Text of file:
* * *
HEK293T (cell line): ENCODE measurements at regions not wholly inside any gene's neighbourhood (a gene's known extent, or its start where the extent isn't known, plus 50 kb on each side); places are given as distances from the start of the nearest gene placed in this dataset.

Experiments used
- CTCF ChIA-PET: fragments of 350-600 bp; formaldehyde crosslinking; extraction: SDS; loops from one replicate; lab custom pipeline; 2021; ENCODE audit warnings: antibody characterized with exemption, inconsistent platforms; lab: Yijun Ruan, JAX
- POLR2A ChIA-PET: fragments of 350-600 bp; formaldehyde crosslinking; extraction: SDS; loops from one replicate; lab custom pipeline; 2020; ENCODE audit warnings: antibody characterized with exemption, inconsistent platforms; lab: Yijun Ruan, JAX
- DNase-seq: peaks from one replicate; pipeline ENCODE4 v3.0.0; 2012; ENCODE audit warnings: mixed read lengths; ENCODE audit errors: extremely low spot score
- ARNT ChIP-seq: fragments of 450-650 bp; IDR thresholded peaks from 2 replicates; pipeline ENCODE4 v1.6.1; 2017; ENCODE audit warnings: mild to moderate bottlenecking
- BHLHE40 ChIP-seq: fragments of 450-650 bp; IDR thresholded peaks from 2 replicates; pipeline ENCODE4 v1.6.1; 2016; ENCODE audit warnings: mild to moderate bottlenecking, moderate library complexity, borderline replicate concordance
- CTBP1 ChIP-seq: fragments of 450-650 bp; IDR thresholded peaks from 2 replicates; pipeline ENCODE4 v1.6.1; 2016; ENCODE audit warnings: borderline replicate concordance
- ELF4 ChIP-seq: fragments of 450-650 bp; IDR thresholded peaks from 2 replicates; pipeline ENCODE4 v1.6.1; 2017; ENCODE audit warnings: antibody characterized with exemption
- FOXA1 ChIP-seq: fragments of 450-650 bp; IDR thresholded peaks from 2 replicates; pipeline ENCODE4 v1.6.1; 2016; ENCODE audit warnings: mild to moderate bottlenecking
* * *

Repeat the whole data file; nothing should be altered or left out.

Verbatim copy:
HEK293T (cell line): ENCODE measurements at regions not wholly inside any gene's neighbourhood (a gene's known extent, or its start where the extent isn't known, plus 50 kb on each side); places are given as distances from the start of the nearest gene placed in this dataset.

Experiments used
- CTCF ChIA-PET: fragments of 350-600 bp; formaldehyde crosslinking; extraction: SDS; loops from one replicate; lab custom pipeline; 2021; ENCODE audit warnings: antibody characterized with exemption, inconsistent platforms; lab: Yijun Ruan, JAX
- POLR2A ChIA-PET: fragments of 350-600 bp; formaldehyde crosslinking; extraction: SDS; loops from one replicate; lab custom pipeline; 2020; ENCODE audit warnings: antibody characterized with exemption, inconsistent platforms; lab: Yijun Ruan, JAX
- DNase-seq: peaks from one replicate; pipeline ENCODE4 v3.0.0; 2012; ENCODE audit warnings: mixed read lengths; ENCODE audit errors: extremely low spot score
- ARNT ChIP-seq: fragments of 450-650 bp; IDR thresholded peaks from 2 replicates; pipeline ENCODE4 v1.6.1; 2017; ENCODE audit warnings: mild to moderate bottlenecking
- BHLHE40 ChIP-seq: fragments of 450-650 bp; IDR thresholded peaks from 2 replicates; pipeline ENCODE4 v1.6.1; 2016; ENCODE audit warnings: mild to moderate bottlenecking, moderate library complexity, borderline replicate concordance
- CTBP1 ChIP-seq: fragments of 450-650 bp; IDR thresholded peaks from 2 replicates; pipeline ENCODE4 v1.6.1; 2016; ENCODE audit warnings: borderline replicate concordance
- ELF4 ChIP-seq: fragments of 450-650 bp; IDR thresholded peaks from 2 replicates; pipeline ENCODE4 v1.6.1; 2017; ENCODE audit warnings: antibody characterized with exemption
- FOXA1 ChIP-seq: fragments of 450-650 bp; IDR thresholded peaks from 2 replicates; pipeline ENCODE4 v1.6.1; 2016; ENCODE audit warnings: mild to moderate bottlenecking